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Further Information

UCL School of Pharmacy
29/39 Brunswick Square
London WC1N 1AX
United Kingdom

+44 (0) 20 7753 5831
Email

Assessment

Coursework

Coursework from selected individual topic areas supports and supplements the taught component of the MSc in Drug Discovery. These will be described by the member of staff responsible, and the format, length, outline of content and context expected for written material and the deadline for submission will be carefully explained. Typical examples of coursework are:

Case Study

Students are given specific topics to research and retrieve information each week for 3 weeks. Students are expected to prepare notes and collect references. In week 4, students write a report using data given to them about a potential new statin. This is a 3 hour "open book" session with published material available and freedom to visit library.  Students hand in their report for assessment at the end of the 3 hours.

Portfolio of Molecular Modelling

Students are provided with a chosen 3 dimensional structure of a protein complexed with a drug. Each student has their own structure which must be analysed using molecular graphics and modelling tools. Students have to produce a file with molecular graphic images to demonstrate their ability to: visualize protein - ligand complexes; analyse interactions between a ligand and protein, and build and optimize small molecules.

Poster presentation on drug - target interactions

Students working in pairs will be allocated a specific drug-drug target interaction. Each pair will analyse this interaction using their molecular modelling expertise and appropriate software and produce a poster presentation. The poster should provide background information about the selected drug target. The use of information about interactions between that target and drugs in different complexes is required to provide understanding of important intermolecular interactions for that particular target.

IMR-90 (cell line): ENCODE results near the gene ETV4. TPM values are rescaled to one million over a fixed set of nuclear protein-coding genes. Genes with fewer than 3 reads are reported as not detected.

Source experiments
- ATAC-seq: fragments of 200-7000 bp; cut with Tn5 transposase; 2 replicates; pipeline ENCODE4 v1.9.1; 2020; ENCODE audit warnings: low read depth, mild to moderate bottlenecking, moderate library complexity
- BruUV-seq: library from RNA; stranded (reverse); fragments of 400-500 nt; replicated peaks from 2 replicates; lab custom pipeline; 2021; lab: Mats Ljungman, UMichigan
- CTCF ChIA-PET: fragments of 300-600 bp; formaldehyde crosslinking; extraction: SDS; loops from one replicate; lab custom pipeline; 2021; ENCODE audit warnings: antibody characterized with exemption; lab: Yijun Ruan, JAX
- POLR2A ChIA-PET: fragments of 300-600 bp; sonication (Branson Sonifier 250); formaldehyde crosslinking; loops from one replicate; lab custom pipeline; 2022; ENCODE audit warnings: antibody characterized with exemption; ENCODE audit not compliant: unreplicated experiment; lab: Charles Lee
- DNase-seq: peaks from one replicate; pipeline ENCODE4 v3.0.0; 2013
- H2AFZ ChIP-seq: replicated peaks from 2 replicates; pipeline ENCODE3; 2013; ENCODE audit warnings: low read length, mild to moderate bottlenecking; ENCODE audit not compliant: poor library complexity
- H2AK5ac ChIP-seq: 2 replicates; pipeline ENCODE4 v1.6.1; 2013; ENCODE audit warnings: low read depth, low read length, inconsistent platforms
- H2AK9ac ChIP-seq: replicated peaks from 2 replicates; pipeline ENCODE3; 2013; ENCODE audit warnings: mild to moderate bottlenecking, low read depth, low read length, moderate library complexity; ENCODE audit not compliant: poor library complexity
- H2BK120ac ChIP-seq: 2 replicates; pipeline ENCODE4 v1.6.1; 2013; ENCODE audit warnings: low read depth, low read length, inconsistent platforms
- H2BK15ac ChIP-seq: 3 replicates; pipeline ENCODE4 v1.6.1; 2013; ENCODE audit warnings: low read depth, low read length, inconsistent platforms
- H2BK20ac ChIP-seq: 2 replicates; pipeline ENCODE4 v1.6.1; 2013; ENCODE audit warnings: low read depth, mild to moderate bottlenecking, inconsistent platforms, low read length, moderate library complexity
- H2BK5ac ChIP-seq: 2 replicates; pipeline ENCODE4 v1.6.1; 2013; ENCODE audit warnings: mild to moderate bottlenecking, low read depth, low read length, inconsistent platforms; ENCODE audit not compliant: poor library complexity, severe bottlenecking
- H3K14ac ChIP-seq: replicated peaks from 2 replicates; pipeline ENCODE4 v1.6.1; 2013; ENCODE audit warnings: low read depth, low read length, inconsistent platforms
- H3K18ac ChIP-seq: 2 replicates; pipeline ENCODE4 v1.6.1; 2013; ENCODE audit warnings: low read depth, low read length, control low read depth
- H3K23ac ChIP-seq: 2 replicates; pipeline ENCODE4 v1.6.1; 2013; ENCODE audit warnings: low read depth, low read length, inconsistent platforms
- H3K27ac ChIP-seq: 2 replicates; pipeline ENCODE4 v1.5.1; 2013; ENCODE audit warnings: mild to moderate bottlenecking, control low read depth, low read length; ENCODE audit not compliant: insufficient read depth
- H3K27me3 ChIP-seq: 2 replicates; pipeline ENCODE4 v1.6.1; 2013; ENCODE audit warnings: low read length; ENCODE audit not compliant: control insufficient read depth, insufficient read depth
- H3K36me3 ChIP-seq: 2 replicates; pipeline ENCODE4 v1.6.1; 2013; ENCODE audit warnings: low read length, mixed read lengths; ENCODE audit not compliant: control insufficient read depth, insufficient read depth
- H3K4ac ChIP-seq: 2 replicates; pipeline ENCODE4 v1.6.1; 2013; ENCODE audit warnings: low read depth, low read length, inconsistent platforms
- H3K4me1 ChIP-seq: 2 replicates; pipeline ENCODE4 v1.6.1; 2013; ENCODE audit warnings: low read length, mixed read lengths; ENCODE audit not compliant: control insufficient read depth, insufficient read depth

Practical write-ups

Students produce written reports on each of the practical classes.

Problems in Functional Group Chemistry and Chemical Calculations

MCQs and a calculations test improve students’ proficiency in these areas

Bioassays for HTS Report and Presentation

Each student is assigned a bioassay on which they write a short report of its mechanism and use in high throughput screening. Each student makes a 5 min presentation to the class.

Analysis of Clinical Data Trial

Students are provided with data taken from a clinical trial of a drug. Methodology is included but no interpretation of the data. Students have to present the data in the form of graphs and figures and interpret the data and draw conclusions in a report of approximately 2000-3000 words.

Critical Analysis of Research Publication

Students are provided with a research publication in which authors report on the discovery and characterisation of a novel drug moleculle.  A critical review of methodology, data and contribution to the field together with proposal for future experiments is required in a report of 2000-3000 words.

Examinations

All modules are assessed by an end of module examination. These take place in January for tem 1 modules and May/June for Term 2 modules and modules which span the full academic year.

Research Project

A major component of the MSc degreeis the research project. Projects are assigned in February and are supervised by an academic member of staff in the Department of Pharmaceutical & Biological Chemistry. Projects are unique and usually complement the particular research activities of the supervisor. Laboratory work (which can be undertaken either in the supervisor’s laboratory in the School or possibly externally e.g. GSK or AstraZeneca) is undertaken between May and September. Students are expected to develop their own research ideas and experimental series in discussion with their supervisor and complete a comprehensive literature review to supplement their work. Results are written up and submitted as a dissertation and presented in an oral presentation at the end of the year.

Page last modified on 07 nov 13 08:39